in 1879 b y M - Raffray, in the Arfak Hills, North- 
Guinea. W West New Guinea 1 . All alike are extremely rude, 

dwelling in wretched hovels of foliage and branches 

1 Tour du Monde^ xxxvii. 


and in some districts with no habitations, wearing no clothes 
beyond a few strips of bark dangling from a string round the 
loins, and (the Karons) addicted to cannibalism. " In the pure 
Negrito the height is said to average 4ft. xoin., but Semper's 
estimate is two or three inches less. The skull is brachycephalic, 
the chest small, the legs without calves, and the feet turned 
inwards. Their prognathous and deeply-lined faces give them an 
ape-like appearance. The nose is broad and flat, and the nostrils 


(Oceanic Negrito Type.) 

dilated, and the slender build and small size of the body cause 
the head to appear disproportionately large... Their intelligence is 
of a very low type, and according to Montano they are unable to 
count above five... They are monogamists without exception... 
Mr J. Barnard Davis, from the examination of three fine crania, 
considers the Negrito to be distinct from any other race 1 ." 

The Negritoes have left no traces of their presence in Formosa, 
if they ever reached that island, or in any other part of Oceanica 2 

1 Dr F. H, H. Guilleniard, Australasia^ vol. II. (Stanford Series, new 
issue) 1894, pp. 47-9. 

2 It should, however, be stated that during his scientific mission (1890-93) 
to Malaysia and Polynesia, Dr H. ten Kate collected what he considered 


except Java, home of the recently extinct Kalangs, in some 

respects the most ape-like of human beings. This 

T s h of Tavl" ma y ^ e inferred from the startlingly simian expression 

of Ardi, almost the last of his race, who lately died 

at Buitenzorg near Batavia, and of whom photographs have been 

preserved. Such a juxtaposition will cause no surprise, when it is 

remembered that Java must have been one of the first regions 


(Oceanic Negrito Tyfe.) 

reached by primitive man and his miocene precursor during their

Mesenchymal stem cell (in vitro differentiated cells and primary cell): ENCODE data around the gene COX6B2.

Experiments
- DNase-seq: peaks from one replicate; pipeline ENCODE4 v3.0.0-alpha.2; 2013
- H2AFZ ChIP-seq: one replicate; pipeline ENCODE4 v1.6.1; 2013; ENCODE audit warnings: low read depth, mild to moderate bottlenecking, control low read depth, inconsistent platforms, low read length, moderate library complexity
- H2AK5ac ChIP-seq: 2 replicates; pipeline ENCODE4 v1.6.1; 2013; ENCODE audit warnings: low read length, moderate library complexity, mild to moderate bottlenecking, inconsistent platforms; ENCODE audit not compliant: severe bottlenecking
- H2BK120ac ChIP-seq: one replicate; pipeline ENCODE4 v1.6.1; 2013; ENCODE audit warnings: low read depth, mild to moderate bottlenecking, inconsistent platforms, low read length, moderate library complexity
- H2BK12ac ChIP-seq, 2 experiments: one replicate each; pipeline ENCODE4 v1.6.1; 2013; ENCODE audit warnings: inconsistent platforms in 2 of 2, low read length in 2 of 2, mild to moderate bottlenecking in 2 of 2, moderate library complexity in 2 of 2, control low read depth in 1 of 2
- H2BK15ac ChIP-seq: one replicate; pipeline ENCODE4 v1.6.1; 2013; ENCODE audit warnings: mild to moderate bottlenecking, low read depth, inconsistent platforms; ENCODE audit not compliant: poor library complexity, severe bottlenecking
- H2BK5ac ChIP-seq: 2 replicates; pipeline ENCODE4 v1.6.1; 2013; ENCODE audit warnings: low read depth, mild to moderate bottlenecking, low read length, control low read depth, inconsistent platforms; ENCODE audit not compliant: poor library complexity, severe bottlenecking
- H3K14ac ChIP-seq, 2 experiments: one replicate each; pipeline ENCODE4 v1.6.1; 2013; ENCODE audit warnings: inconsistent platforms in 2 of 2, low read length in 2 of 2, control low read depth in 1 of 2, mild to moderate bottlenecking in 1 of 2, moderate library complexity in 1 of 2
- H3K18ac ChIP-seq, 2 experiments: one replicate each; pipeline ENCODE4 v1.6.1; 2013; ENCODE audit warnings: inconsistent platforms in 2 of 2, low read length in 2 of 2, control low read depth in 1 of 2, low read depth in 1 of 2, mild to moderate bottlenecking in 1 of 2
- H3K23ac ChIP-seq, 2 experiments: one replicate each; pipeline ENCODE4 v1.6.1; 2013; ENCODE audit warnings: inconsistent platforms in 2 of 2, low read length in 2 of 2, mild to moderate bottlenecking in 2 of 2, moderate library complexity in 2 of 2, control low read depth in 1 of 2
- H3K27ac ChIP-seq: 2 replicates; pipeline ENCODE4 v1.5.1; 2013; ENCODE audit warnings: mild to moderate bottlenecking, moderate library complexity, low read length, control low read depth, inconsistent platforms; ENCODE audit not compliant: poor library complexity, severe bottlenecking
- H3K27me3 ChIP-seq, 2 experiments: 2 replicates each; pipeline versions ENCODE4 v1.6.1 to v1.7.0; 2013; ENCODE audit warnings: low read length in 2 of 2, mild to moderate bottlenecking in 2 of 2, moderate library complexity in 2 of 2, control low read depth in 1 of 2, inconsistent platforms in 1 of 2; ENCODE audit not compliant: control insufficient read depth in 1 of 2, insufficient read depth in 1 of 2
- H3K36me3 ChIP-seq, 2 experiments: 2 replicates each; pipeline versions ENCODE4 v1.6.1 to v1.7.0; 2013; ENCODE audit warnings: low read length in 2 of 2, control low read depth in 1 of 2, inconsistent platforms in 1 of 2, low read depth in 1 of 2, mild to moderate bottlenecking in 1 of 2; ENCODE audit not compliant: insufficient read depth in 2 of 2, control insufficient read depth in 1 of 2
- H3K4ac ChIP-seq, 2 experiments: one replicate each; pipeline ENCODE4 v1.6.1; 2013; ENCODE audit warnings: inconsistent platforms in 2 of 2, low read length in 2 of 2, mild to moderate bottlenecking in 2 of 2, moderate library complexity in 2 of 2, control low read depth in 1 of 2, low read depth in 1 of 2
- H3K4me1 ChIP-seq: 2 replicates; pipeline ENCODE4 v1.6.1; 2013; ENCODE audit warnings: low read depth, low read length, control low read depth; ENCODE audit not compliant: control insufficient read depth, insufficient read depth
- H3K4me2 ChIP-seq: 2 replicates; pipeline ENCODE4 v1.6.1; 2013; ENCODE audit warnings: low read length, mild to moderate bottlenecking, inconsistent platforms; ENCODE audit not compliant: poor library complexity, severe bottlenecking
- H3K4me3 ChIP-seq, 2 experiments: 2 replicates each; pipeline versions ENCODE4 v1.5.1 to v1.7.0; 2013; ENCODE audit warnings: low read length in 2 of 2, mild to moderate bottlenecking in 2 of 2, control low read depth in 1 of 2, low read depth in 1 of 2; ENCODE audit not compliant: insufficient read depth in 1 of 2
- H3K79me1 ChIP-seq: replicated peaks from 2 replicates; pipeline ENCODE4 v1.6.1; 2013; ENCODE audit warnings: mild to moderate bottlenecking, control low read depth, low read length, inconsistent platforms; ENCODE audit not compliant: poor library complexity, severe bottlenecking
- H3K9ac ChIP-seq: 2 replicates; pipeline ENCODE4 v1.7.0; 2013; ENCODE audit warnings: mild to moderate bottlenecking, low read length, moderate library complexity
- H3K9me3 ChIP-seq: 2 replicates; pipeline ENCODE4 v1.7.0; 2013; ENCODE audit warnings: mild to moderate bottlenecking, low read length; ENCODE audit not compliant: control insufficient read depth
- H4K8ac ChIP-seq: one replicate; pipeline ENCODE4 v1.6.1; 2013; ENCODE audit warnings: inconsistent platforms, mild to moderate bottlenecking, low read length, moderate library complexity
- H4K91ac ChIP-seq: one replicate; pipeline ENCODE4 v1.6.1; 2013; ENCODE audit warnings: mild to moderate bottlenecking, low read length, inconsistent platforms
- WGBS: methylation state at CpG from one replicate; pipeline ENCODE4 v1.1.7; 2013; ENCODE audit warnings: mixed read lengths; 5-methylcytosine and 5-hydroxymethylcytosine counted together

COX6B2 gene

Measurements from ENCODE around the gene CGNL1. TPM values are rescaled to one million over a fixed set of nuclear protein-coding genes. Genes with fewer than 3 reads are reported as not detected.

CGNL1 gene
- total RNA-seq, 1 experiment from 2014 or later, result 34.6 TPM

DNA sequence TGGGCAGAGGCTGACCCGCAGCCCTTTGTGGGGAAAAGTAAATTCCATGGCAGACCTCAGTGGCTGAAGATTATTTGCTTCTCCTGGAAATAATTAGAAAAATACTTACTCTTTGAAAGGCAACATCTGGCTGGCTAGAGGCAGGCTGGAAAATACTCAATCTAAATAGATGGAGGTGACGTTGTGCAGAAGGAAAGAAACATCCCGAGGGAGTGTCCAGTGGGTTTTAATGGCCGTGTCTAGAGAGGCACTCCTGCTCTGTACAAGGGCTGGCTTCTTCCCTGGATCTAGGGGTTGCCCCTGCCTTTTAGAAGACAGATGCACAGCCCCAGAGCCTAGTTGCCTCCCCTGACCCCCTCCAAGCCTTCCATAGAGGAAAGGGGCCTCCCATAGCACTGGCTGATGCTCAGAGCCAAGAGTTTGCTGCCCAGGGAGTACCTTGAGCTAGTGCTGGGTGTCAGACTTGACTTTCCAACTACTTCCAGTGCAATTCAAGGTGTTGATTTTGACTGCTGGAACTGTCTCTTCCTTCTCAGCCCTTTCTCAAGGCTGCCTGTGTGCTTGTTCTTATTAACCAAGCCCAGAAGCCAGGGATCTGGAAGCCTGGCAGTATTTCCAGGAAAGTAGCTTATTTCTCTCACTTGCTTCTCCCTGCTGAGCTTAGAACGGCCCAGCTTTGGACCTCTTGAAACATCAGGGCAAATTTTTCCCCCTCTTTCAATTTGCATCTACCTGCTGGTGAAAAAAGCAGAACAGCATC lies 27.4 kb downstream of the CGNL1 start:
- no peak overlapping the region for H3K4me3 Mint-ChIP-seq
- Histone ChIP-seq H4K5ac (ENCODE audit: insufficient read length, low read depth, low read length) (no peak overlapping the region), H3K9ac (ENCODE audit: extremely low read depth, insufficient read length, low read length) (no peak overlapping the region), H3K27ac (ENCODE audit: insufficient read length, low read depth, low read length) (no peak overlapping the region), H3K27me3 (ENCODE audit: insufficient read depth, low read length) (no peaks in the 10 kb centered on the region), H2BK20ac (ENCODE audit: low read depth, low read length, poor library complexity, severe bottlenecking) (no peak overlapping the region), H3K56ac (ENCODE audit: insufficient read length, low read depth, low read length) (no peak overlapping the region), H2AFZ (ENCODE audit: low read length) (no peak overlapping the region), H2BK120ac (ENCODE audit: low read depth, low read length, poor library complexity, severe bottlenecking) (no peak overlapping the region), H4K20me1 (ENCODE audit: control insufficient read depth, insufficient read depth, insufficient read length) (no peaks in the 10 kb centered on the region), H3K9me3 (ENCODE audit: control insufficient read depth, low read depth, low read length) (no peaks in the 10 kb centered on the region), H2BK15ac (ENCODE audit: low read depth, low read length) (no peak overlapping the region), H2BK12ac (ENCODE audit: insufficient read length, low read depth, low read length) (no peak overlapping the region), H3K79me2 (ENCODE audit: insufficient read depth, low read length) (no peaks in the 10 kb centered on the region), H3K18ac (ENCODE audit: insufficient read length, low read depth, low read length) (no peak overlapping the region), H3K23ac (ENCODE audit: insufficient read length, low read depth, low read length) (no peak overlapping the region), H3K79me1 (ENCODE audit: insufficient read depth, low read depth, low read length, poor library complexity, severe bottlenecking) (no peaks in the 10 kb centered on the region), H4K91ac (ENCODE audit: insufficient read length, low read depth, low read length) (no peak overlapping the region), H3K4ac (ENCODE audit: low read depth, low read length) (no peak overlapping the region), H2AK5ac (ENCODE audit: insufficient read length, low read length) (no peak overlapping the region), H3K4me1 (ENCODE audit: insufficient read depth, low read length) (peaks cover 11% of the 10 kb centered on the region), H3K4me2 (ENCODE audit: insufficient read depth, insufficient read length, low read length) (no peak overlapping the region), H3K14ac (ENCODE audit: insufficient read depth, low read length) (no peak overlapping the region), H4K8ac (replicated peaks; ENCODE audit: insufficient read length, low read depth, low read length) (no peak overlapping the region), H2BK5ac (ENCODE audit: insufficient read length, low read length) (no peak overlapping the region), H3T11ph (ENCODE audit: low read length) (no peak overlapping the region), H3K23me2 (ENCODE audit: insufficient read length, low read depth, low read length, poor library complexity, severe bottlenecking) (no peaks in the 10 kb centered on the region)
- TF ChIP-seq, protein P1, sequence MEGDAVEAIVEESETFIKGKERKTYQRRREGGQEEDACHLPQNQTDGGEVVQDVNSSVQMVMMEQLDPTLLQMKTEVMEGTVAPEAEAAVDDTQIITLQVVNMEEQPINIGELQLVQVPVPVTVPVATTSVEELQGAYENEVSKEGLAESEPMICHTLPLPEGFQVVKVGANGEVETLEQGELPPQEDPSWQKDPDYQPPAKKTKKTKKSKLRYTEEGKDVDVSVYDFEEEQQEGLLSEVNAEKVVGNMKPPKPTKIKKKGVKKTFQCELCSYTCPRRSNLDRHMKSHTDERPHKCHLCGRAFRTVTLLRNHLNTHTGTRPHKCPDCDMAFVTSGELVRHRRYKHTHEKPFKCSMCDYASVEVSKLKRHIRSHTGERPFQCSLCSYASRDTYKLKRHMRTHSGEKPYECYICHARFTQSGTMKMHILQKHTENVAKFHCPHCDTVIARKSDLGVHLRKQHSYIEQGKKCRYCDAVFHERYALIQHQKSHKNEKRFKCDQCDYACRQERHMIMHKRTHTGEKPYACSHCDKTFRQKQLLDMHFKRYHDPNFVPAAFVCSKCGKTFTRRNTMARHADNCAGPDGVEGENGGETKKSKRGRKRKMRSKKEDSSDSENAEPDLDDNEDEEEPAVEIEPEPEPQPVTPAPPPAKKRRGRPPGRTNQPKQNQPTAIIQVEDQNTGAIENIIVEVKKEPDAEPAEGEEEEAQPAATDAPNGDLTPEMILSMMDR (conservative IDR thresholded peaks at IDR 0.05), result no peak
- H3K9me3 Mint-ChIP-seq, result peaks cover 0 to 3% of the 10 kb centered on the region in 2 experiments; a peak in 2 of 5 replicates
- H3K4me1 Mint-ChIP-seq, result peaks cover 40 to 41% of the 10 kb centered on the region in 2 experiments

eastward migrations from the subsiding Indo-African Continent. 
Dr A. B. Meyer, who devotes a monograph to the subject 1 , speaks 
of a few of the Kalang tribe as still surviving, and Van Musschen- 

strong evidence of the former presence of Negritoes in Timor and the 
neighbouring islets of Samu, Roti and Savu, and especially in the Hokor 
district, Floras. From the appearance of the natives he infers that Timor was 
originally occupied by Negritoes, who were afterwards reduced and absorbed 
or exterminated by later Papuan intruders. He thinks with Crawfurd that 
here have been developed transitional types, the Negrito element prevailing in 
the west, the Indonesian in the centre of the island, though it is not quite 
clear what meaning this observer attaches to the term "Indonesian" (Tijd- 
schriftvan het Kon. Nederl. Aardrijkskundig Genootschap, Leyden, 1894). 
1 Die Kalangs attfjava, re-issued from the Leopoldina, August 1877. 


broek, to whom we are indebted for Ardi's photographs, informed 
Prof. Veth of Leyden, that " he has met with the same type in 
other parts of Java, though not so pronounced, and that it could 
always be traced to a Kalang origin 1 ." That they were the 
aborigines of Java gradually exterminated by the intruding Malays 
is not disputed, while Van Musschenbroek regarded them as akin 
to the other Negritoes of Malaysia. There could be no doubt on 
this point, but for the fact that when the photograph was taken 
Ardi's head was shaven, and since then Prof. O. Beccari, who 
saw him in 1878, found that the fresh growth was smooth, not 
woolly or frizzly, as had been expected 2 . What, then, is to be said 
of this Simian group, which is certainly not Malay, and presumably 
not Negrito ? It has been shown that the precursor was most 
probably furry, with a woolly under and a sleek outer coat, and it 
is conceivable that in a peculiar environment like that of Java it 
might have been advantageous to shed the wool .and retain the 
sleek hair, together with all the other physical characters of the 
primitive Negrito. Analogous processes are common enough 
especially amongst the ovidse, the European sheep changing its 
wool to hair in tropical lands, while in Sierra Leone all acquire 
black heads in a single generation 8 . No doubt the character of 
the hair, fixed by long ages, is now extremely persistent in the 
human varieties ; but it may have been less stable at an earlier 
period of their evolution. In any case it is readily modified by 
miscegenation, which might also be suspected amongst the mori- 
bund Kalangs now dispersed as menials and artisans amid the 
Malay populations. Only in that case the doctrine of correlation 
of parts would lead us to expect corresponding modifications in 
the other characters. 

Passing from the Negrito to the Negro proper, the most 
important point is the now established physical